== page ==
In recent years, research has resumed, funded by private sponsors such as MAPS.
The treatment protocol in the current trial calls for a 12-week course of psychotherapy with specially-trained therapists. During that time, there are two or three daylong sessions, which begin with the patient swallowing a calibrated dose of MDMA in pill form.
A team of two therapists, generally one man and one woman, then guides the patient through the eight-hour MDMA "session." Later, there's follow-up talk therapy, without the drug, to help the patient process any feelings, thoughts or impressions that came up while under the influence of the drug.
"MDMA allows you to contact feelings and sensations in a much more direct way," explains Saj Razvi, a Colorado-based psychotherapist who was a clinical investigator in the Phase 2 trials.
It's not completely understood how MDMA works on the brain. The psychoactive drug boosts chemicals like serotonin and oxytocin. It also tamps down activity in the amygdala, a part of the brain that processes fear. This may lead to a state characterized by heightened feelings of safety and social connection.
That allows patients to revisit traumatic memories and unpack those moments without triggering the same panic.
"Trauma happens in isolation," Razvi says. "One of the things that MDMA does is, really, lets you know that you are not alone."
Razvi has observed hundreds of hours of these sessions and says they can sometimes look tough, almost like a "bad trip," but the process leads to emotional breakthroughs that otherwise "may take months or years to accomplish."
PTSD in remission
After the Phase 2 trials of MDMA-assisted treatments concluded in 2017, researchers found 54% of the patients who took MDMA had improved to the point that they no longer fit the diagnosis for PTSD (compared to 23% in the control group). In addition, the beneficial effects of the treatment appeared to increase, rather than wane, over time. A year later, the number who no longer had PTSD had risen to 68% percent.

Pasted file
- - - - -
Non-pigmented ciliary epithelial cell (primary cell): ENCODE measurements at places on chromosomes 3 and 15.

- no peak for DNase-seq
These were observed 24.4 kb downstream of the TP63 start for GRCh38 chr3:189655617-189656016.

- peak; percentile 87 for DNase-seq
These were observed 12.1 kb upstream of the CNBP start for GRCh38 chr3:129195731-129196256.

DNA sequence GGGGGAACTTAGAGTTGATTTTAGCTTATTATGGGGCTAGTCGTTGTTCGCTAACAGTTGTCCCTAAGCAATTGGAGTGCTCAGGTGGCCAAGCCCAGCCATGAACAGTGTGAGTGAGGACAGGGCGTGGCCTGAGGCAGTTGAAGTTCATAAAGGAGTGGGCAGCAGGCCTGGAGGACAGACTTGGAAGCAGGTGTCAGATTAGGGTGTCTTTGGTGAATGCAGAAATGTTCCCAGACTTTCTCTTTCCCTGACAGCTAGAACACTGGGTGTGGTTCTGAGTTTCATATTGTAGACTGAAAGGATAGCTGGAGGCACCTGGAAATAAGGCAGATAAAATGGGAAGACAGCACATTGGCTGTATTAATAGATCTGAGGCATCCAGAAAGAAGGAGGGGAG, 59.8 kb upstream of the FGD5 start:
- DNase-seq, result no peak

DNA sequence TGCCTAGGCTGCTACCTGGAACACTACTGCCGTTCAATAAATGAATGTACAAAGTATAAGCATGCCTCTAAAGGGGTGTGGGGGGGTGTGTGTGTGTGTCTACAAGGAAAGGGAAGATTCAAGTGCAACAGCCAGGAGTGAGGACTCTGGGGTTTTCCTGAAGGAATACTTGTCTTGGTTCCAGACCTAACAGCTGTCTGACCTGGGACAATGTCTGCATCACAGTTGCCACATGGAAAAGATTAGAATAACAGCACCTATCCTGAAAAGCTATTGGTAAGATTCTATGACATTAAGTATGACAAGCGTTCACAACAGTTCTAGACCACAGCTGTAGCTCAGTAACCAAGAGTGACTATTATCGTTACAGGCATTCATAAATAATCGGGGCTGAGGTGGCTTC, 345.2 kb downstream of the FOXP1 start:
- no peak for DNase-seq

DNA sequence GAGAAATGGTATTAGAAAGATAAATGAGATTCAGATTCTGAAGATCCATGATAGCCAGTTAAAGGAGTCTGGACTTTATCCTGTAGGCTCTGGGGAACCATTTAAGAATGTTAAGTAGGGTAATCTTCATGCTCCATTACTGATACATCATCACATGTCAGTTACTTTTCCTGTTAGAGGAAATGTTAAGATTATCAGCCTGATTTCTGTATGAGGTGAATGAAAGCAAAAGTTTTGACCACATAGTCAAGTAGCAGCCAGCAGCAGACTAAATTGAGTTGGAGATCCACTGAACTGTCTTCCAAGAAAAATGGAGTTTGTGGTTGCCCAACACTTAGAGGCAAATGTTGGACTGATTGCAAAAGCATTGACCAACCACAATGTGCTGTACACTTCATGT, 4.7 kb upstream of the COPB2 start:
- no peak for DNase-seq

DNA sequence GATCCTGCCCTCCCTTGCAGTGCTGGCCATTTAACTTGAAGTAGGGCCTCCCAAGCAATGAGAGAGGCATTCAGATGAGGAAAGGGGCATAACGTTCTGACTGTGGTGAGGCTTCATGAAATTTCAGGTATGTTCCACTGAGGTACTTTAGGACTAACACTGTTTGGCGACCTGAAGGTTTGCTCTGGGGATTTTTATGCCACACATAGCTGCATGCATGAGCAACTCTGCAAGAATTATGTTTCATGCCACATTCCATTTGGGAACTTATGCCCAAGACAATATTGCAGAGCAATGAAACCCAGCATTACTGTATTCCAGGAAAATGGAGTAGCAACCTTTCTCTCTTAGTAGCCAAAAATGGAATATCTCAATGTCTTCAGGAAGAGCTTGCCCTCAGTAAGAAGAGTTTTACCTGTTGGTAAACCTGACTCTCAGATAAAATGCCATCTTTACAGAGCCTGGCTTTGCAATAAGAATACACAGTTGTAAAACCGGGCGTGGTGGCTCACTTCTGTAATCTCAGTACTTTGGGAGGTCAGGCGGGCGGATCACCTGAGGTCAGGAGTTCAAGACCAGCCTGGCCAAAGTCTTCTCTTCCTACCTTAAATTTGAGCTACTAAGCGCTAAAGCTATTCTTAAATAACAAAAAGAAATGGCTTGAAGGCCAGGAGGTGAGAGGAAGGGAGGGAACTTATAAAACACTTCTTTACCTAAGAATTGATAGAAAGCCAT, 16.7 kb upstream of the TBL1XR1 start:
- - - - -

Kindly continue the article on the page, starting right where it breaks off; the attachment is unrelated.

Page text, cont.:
"That was astonishing," says Sisley of the Scottsdale Research Institute. "Even with the best pharmaceutical regimen, you rarely ever see patients go into remission."
Sisley studies alternative treatments for PTSD and recently completed a clinical trial testing cannabis as a treatment for the condition among veterans. She says she hopes to offer her patients MDMA-assisted psychotherapy as soon as possible, maybe before the drug receives full FDA approval.
Brad Burge, a spokesman for the MDMA trial sponsor, the Multidisciplinary Association for Psychedelic Studies, says the organization is working to get the FDA to include the drug in its expanded access program, which can allow individual patients to be approved to use drugs that are still being studied.
Burge calls MDMA "a chemical security blanket."
"People with PTSD have an especially hard time with psychotherapy because they're being asked to recall in detail, and process and think about literally the scariest thing that's ever happened to them," he says.
Burge says the goal is to make MDMA-assisted psychotherapy available as a prescription treatment in a specialty clinic to anyone with PTSD.
MAPS is working now to persuade public and private insurance plans to cover the treatment, Burge adds. He estimates that for patients paying for it entirely out of pocket, the cost of a 12-week course of treatment would run between $5,000 and $10,000. Most of the cost is for the guided therapy, not the actual drug.
Tipton describes her treatment with MDMA as transformative.
She was able to let go of the troubling feelings surrounding her mother's death.
"This is a terrible thing that happened, but carrying the fear and shame over this, it's worthless," she says.
She unearthed other memories, too, feelings of joy that had been sealed away, like playing in the snow with her brother when they were children.
"I could remember exactly how I felt, that excitement of the first snow," she says.
By her last MDMA session, Tipton was even able to talk about her sexual assault.
A year later, she was reassessed and no longer qualified as having PTSD. Tipton says she believes the treatment saved her life.
"Everything is at my fingertips for me in a way that it never was before," she says. "I want that for everybody."
This story is part of NPR's reporting partnership with KJZZ and Kaiser Health News.